Thursday, January 1, 2009

Book Promotion - Twitter Style

I'm totally fascinated by what authors do to promote themselves and their books -- What works? What doesn't? What's worth the time investment? Or the money investment?

My friend Linda Gerber has an incredible blog where she draws traffic not just by discussing her books and the writing process, and by calling attention to the writing of other excellent authors, but by running weekly contests and give-aways that generate a lot of traffic and loyalty for her blog.

As part of her New Year celebration, Linda has come up with an incredible idea (I think) that makes use of the latest and greatest of social networking. She's "publishing" a short story based on her popular YA "Death By" series in short installments on Twitter. If you'd like to follow along, here's the link for Aphra Connelly and Death by Deception.

So far, in her first day on Twitter, Aphra has 20 followers! The series is scheduled to run until April. Linda's next book, Death by Denim, will make its debut in May.

If you're not familiar with Twitter, it's a social networking site where all you see are status updates. Users are allowed 140 characters (that's characters - letters, spaces and punctuation - not words!) to provide an update. Your followers can comment on your updates, which will then appear on both your "page" and the friends "page". If what the friend has to say is interesting, theoretically their friends will come to your page to see the earlier parts of the conversation and, if they find your other posts interesting, will then follow YOU as well!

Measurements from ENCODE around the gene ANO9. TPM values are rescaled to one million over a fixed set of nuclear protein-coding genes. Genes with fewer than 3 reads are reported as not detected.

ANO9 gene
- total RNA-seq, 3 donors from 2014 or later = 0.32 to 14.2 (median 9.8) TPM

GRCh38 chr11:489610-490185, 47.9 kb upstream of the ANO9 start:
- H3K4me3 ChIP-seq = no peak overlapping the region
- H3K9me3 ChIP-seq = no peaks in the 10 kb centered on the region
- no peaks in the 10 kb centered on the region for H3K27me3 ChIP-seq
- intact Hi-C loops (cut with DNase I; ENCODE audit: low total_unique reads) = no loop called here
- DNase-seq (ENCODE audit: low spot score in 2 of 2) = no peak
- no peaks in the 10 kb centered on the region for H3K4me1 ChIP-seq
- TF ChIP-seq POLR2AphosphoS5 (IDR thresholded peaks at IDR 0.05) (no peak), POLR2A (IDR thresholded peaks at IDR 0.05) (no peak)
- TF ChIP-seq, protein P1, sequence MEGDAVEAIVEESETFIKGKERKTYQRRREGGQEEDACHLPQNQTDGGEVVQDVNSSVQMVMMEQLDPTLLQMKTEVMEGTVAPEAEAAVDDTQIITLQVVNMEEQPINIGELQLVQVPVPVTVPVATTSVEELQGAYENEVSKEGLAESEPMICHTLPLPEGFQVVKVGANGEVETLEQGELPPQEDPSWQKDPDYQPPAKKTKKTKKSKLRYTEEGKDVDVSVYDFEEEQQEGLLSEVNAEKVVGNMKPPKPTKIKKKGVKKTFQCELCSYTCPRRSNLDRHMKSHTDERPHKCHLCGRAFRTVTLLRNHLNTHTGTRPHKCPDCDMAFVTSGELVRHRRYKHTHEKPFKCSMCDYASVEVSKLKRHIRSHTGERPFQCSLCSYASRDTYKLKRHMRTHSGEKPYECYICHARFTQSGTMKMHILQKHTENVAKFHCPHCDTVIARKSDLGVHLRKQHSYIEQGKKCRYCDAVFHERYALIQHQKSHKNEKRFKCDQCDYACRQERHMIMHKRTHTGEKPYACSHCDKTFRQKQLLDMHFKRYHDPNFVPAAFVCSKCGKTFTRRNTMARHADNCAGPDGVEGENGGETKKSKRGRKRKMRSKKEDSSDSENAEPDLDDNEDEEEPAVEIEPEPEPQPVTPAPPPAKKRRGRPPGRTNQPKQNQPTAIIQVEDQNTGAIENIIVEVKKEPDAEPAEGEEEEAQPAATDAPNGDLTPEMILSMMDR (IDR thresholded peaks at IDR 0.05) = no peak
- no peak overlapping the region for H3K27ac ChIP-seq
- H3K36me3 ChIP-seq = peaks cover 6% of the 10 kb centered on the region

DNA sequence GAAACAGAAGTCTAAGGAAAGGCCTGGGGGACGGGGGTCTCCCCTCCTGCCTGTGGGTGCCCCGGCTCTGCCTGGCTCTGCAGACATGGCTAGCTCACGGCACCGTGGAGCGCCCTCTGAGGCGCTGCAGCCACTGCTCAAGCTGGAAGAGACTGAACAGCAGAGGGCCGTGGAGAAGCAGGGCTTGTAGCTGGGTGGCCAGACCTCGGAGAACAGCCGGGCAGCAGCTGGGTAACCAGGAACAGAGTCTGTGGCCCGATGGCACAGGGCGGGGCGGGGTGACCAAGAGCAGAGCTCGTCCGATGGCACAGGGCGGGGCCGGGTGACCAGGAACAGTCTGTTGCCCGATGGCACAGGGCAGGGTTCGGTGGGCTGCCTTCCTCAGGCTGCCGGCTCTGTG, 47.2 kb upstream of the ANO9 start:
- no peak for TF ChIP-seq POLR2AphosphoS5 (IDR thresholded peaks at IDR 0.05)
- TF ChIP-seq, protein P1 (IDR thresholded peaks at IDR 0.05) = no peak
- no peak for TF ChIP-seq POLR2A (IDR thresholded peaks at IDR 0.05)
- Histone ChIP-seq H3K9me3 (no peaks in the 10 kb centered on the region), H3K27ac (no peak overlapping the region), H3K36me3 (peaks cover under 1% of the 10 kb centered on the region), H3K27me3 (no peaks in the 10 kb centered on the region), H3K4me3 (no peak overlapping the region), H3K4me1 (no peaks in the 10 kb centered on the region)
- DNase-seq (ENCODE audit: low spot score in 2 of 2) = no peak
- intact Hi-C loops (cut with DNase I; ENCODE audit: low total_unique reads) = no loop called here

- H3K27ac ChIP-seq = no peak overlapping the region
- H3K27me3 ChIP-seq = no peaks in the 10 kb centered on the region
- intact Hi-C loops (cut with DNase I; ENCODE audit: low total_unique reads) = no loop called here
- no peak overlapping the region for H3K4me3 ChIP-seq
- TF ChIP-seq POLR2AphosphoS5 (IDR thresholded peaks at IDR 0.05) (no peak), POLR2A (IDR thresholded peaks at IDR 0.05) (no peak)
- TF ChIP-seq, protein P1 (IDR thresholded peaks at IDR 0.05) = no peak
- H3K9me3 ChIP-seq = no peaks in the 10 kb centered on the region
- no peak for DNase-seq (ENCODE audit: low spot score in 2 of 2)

I think Linda's idea is an excellent one with huge potential, and harks back to the old days when Mark Twain published his books as serials in the newspapers. Free samples are a tried-and-true form of marketing that many companies use even today (ever been to the grocery store on Saturday morning?).

Many authors provide excerpts or shorts on their blog and/or website. But what's better for generating buzz than passing out slow samples that generate a desire for more? And since Twitter "pushes" information out to those who visit regularly, what better way to deliver the small tastes of the story, versus a blog that requires people to come visit (or at least check their blog readers). And not only will Aphra's followers receive updates, but if people comment on Aphra's exploits, those comments will appear on their own feeds, hopefully luring in a wider and wider net of Aphra fans and followers.

I know I'll be following along, both to see what Aphra gets up to in her newest adventure, and to see how many followers she develops over the next few months. And I'd love to hear what you think of Linda's idea.

If you've seen any innovative new book promotion ideas (yours or someone else's), share those here as well. As I said, I'm fascinated by the topic!